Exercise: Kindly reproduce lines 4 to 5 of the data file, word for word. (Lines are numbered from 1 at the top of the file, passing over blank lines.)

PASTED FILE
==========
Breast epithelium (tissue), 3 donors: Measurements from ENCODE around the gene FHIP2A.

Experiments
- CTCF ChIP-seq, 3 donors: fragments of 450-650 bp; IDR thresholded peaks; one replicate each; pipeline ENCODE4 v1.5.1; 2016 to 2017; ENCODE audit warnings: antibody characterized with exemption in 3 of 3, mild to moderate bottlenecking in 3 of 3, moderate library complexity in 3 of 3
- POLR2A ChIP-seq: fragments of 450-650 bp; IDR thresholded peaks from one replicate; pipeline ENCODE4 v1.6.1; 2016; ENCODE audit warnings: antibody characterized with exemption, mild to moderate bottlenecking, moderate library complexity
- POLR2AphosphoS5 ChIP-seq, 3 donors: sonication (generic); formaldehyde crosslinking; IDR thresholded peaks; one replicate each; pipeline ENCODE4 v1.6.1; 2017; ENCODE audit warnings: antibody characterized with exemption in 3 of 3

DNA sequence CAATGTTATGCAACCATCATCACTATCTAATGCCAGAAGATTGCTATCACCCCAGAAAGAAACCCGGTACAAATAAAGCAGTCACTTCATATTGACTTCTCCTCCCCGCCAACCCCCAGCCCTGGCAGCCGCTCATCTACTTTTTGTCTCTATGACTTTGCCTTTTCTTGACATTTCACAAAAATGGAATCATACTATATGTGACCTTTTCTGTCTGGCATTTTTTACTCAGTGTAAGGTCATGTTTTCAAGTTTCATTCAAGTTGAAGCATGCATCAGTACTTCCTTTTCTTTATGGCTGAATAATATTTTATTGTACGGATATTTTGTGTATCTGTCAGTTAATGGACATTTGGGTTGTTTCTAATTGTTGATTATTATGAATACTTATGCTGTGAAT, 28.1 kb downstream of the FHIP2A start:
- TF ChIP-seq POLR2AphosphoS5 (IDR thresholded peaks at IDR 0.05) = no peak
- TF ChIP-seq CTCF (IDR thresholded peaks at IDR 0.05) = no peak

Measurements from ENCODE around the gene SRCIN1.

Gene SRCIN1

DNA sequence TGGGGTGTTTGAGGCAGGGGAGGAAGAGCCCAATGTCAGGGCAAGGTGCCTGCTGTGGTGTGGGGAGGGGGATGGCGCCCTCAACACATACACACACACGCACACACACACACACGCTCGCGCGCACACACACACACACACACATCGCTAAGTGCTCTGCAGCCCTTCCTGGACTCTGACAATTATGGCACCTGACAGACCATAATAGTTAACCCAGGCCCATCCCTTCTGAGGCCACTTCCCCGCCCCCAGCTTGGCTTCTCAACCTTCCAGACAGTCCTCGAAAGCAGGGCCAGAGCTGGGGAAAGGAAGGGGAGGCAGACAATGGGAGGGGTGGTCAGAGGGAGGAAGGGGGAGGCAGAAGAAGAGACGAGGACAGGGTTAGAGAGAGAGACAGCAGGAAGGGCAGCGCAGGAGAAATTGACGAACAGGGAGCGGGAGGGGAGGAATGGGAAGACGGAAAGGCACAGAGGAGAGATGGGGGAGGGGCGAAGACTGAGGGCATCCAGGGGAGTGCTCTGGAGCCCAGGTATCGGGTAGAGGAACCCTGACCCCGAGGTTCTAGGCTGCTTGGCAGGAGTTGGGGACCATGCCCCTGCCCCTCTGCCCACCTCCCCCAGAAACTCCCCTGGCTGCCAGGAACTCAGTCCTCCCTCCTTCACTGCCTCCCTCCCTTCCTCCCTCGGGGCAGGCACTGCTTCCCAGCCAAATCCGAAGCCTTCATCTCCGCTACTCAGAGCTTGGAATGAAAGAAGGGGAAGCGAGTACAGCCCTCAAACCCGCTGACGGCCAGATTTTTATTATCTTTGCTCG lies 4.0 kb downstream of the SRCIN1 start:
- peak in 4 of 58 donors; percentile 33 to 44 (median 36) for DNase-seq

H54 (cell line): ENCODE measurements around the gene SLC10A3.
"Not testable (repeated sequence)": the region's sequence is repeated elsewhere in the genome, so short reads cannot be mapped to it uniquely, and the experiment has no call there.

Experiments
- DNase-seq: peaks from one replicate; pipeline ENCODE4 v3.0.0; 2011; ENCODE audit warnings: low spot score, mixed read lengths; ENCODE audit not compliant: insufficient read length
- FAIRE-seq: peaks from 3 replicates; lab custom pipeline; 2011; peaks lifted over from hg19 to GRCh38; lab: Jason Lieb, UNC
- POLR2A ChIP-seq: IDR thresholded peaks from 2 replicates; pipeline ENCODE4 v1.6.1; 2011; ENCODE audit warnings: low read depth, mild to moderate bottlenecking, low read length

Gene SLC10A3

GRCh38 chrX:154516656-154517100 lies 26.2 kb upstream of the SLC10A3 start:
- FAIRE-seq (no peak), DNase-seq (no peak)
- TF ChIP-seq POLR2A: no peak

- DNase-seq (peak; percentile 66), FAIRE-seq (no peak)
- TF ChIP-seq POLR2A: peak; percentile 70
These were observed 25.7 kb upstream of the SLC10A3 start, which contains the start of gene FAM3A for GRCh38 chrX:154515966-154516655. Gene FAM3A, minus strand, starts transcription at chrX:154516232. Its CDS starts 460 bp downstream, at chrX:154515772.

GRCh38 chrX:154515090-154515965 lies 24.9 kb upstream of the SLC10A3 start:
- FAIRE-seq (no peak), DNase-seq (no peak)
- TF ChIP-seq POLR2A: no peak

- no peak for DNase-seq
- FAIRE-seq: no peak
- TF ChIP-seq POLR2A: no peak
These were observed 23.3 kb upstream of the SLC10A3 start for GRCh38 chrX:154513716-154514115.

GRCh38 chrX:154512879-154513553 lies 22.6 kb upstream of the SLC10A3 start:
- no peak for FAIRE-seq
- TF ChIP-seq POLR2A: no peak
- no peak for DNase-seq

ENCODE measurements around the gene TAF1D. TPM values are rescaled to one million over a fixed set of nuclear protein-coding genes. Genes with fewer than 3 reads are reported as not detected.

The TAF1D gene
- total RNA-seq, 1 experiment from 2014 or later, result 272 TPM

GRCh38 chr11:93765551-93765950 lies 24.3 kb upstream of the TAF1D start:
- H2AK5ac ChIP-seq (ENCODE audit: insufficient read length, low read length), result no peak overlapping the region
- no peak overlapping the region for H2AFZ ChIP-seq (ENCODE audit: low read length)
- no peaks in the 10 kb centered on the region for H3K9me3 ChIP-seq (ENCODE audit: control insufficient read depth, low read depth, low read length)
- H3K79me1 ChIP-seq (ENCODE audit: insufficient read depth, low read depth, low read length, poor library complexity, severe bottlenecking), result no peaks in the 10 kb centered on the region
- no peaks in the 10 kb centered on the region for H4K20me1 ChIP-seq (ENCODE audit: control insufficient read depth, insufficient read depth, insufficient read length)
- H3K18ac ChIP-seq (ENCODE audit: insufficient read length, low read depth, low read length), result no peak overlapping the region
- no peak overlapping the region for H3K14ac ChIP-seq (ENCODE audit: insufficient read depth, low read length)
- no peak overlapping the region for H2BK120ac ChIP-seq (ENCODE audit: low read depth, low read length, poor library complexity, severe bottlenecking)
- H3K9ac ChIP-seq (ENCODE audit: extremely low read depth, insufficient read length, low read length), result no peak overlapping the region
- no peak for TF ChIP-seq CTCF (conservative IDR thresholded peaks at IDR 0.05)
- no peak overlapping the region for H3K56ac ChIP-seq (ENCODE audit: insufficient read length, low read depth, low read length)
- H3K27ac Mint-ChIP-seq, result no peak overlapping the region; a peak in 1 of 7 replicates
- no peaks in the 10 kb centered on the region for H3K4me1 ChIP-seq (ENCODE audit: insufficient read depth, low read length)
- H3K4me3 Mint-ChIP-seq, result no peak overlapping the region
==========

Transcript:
- POLR2A ChIP-seq: fragments of 450-650 bp; IDR thresholded peaks from one replicate; pipeline ENCODE4 v1.6.1; 2016; ENCODE audit warnings: antibody characterized with exemption, mild to moderate bottlenecking, moderate library complexity
- POLR2AphosphoS5 ChIP-seq, 3 donors: sonication (generic); formaldehyde crosslinking; IDR thresholded peaks; one replicate each; pipeline ENCODE4 v1.6.1; 2017; ENCODE audit warnings: antibody characterized with exemption in 3 of 3